Can Corneal Stiffness Predict Vision Loss from Glaucoma?
In Vivo Corneal Biomechanics: A Biomarker for Glaucoma?
In this project we are exploring the relationship between the mechanical behavior of the cornea, a structure located at the front of the eye, and glaucoma - a potentially blinding condition which affects the optic nerve head, a structure located at the back of the eye. Specifically, we are looking to see whether understanding and quantifying corneal mechanical behavior in humans can be used to predict the likelihood of glaucoma, and of visual loss from glaucoma. This endeavor will have important implications for the diagnosis and management of glaucoma, one of the world's leading causes of blindness.
Drs. Michael Girard and Nick Strouthidis will explore whether the stiffness of the cornea, i.e., the clear “window” at the front of the eye, can predict glaucoma, a blinding ocular disorder characterized by mechanical damage at the back of the eye. An optical coherence tomography scanner will be used to image in great detail how all ocular tissues, including both the front and back of the eye, respond to a change in intraocular pressure (the pressure that maintains the shape of the eye). Such testing will allow them, for the first time ever, to deduce the stiffness of the entire eye in glaucoma patients and establish a correlation between these stiffness and vision loss. They envision one day assessing glaucoma risk by measuring the stiffness of patients' corneas in the clinic.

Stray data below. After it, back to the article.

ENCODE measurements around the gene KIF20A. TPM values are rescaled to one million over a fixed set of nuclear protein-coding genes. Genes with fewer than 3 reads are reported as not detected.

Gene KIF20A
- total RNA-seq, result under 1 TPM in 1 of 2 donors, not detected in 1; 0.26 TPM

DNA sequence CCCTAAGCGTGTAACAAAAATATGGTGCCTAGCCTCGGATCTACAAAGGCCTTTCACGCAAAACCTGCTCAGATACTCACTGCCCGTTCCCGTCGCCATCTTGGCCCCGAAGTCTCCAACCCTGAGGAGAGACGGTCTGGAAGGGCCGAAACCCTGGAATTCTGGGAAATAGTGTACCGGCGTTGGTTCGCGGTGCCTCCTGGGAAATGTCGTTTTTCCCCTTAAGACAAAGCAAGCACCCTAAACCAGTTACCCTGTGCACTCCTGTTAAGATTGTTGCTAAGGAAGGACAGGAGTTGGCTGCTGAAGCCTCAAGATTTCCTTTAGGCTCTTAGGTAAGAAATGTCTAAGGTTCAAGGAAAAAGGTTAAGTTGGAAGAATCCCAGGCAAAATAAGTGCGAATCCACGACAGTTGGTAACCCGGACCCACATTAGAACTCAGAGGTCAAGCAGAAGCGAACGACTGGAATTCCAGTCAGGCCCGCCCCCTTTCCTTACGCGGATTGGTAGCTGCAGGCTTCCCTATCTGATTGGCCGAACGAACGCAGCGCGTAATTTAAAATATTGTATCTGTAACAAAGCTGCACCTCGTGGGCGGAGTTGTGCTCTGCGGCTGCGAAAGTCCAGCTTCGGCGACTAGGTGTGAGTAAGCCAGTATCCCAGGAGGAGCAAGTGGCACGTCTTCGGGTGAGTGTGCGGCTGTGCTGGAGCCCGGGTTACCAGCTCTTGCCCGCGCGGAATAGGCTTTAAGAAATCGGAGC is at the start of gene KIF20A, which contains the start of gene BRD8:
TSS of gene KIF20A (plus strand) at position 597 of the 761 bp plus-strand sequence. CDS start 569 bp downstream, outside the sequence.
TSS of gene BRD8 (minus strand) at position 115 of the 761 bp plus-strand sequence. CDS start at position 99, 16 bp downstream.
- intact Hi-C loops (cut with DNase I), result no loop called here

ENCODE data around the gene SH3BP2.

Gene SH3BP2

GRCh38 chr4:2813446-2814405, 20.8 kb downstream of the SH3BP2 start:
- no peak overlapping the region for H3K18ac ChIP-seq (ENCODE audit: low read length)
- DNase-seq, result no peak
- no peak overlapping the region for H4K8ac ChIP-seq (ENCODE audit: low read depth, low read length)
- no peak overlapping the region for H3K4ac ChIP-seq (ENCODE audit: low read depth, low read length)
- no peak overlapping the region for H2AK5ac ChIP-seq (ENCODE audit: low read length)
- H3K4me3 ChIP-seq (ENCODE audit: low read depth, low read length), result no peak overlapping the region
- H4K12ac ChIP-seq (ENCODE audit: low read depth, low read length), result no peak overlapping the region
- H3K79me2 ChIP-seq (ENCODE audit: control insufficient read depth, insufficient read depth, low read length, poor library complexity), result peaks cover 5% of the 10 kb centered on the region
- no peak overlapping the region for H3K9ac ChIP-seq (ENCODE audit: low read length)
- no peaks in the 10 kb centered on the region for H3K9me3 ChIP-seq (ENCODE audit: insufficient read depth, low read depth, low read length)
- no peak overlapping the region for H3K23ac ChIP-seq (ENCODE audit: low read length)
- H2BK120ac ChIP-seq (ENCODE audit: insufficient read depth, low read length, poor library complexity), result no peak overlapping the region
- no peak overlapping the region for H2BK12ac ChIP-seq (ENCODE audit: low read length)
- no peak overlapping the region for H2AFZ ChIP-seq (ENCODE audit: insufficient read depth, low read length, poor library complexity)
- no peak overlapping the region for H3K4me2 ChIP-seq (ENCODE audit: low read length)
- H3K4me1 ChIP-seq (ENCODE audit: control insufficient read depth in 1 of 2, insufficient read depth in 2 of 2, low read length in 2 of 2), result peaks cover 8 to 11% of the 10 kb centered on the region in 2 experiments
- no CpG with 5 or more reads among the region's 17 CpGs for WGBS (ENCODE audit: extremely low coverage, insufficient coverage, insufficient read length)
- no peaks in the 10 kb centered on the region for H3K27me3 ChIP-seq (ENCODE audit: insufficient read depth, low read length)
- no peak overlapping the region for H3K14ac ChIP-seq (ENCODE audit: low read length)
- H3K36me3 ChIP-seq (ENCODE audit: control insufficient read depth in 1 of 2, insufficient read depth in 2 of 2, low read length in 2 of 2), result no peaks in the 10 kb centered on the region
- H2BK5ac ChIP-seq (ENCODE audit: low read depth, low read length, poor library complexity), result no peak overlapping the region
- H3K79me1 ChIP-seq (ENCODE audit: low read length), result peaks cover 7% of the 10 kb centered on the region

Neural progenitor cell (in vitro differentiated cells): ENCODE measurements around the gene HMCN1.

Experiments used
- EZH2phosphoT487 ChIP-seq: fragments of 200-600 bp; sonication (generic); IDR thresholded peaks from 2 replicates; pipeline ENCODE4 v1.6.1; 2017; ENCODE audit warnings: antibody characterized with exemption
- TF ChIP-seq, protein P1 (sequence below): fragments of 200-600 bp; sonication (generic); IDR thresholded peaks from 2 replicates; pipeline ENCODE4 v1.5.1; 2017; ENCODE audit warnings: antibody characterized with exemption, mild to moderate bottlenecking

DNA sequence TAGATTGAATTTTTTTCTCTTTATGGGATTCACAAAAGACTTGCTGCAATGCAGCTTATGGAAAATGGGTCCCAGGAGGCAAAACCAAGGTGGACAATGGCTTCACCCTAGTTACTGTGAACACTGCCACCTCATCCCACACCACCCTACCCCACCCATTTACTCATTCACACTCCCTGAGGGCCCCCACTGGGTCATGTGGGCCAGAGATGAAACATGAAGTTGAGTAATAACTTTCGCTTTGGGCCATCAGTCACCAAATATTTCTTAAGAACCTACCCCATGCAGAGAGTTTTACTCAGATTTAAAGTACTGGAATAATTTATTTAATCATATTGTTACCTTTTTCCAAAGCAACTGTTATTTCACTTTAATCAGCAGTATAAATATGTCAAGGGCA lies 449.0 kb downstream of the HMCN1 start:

Dr. Girard’s and Strouthidis’ team spent the first year of the award developing novel engineering tools for future use in diagnosing glaucoma at the clinic. The team needs to further improve the proposed tools and confirm that they work by comparing the results with clinical data obtained from currently-available methods.
About the Researcher
Dr. Michael Girard is the recipient of the prestigious Imperial College Junior Research Fellowship in the Department of Bioengineering at Imperial College London. He completed his Ph.D. at Tulane University, gaining expertise in experimental and computational soft tissue biomechanics and investigating the role of scleral biomechanics in glaucoma. Although strong evidence now suggests that biomechanics plays a major role in glaucoma, concrete proofs are still lacking. Girard's current research aims to provide such proofs. Specifically, he intends to quantify, for the first time, optic nerve head and corneal biomechanics in vivo and understand their association with glaucomatous vision loss. The findings of his research can potentially be translated to the clinic in the form of novel biomechanically-based diagnostic tools and therapies for glaucoma.
First published on: Wednesday, July 6, 2011
Last modified on: Monday, March 18, 2013